Background and aims: Sildenafil blocks phosphodiesterase type 5 which degrades nitric oxide (NO) stimulated 3`5`-cyclic monophosphate (cGMP), thereby relaxing smooth muscle cells in various organs. We used sildenafil as a tool to investigate the role of the NO-cGMP pathway in the oesophagus of healthy volunteers and patients with hypercontractile oesophageal motility disorders.
Methods: Six healthy male volunteers participated in a randomised double blind study on two separate days before and one hour after oral intake of either sildenafil 50 mg or placebo. Oesophageal manometry was performed to determine vector volume of the lower oesophageal sphincter (LOS) and pressure amplitudes of the oesophageal body. Four of the volunteers underwent 12 hour ambulatory oesophageal manometry on two separate days, once with sildenafil 50 mg and once with placebo. An activity index for spontaneous swallowing was calculated for every hour of the study. Eleven patients with hypercontractile oesophageal motility disorders took part in an open study of the effect of 50 mg sildenafil on manometric features of their disorder and on the clinical response to sildenafil taken as required.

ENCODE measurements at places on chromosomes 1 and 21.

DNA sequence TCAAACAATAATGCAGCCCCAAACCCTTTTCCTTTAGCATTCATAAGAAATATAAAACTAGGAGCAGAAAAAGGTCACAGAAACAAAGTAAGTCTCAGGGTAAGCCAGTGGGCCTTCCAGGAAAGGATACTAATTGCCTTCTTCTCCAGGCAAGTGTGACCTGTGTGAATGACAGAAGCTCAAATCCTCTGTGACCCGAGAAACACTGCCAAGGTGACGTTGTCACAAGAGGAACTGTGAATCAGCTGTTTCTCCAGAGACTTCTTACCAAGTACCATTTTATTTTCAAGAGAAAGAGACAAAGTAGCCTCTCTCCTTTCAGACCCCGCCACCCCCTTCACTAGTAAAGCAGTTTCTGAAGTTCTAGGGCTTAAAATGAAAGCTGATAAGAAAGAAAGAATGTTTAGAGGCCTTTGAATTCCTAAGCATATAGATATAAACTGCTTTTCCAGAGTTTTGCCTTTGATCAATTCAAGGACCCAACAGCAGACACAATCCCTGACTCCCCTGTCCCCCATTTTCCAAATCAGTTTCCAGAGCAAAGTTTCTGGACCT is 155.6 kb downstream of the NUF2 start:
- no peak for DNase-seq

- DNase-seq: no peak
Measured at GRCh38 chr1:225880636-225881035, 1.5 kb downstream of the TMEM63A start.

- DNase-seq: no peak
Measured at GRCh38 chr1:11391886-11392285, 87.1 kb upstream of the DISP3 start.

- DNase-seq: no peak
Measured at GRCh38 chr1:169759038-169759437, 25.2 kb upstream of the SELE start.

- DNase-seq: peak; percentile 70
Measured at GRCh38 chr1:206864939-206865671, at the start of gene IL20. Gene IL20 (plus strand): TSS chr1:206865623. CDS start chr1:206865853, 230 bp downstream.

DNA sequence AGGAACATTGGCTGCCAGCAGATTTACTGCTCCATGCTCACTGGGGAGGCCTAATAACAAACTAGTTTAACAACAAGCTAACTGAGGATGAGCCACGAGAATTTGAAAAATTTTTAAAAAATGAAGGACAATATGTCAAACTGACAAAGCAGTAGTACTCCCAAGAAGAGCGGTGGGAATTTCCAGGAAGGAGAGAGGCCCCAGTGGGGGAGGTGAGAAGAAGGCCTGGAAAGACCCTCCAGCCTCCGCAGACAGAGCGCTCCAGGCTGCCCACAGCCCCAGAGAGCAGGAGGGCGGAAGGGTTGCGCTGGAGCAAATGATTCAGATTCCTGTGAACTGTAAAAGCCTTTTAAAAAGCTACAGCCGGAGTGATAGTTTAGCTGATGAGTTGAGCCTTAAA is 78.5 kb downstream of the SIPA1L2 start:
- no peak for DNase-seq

Results: In healthy subjects, sildenafil significantly reduced LOS pressure vector volume and pressure amplitudes in the distal half of the oesophageal body. In three of four subjects the inhibitory effect of sildenafil lasted at least eight hours. In nine of 11 patients, manometric improvement after sildenafil was observed but only four had an improvement in oesophageal symptoms with sildenafil taken as required. Two of these four patients however experienced side effects and did not want to continue treatment.
Conclusions: Sildenafil lowers LOS pressure and propulsive forces in the body of the oesophagus of healthy subjects as well as in patients with nutcracker oesophagus, hypertensive LOS, and achalasia. The effect of sildenafil on the oesophageal body may last for up to eight hours in healthy volunteers. A subset of patients with hypertensive LOS or nutcracker oesophagus may benefit from sildenafil but side effects are a limiting factor.
- nutcracker oesophagus
- lower oesophageal sphincter
- oesophageal spasm
- cGMP, guanosine 3`5`-cyclic monophosphate
- LOS, lower oesophageal sphincter
- NO, nitric oxide
- PD5, phosphodiesterase type 5
- rHb, recombinant haemoglobin
- AI, activity index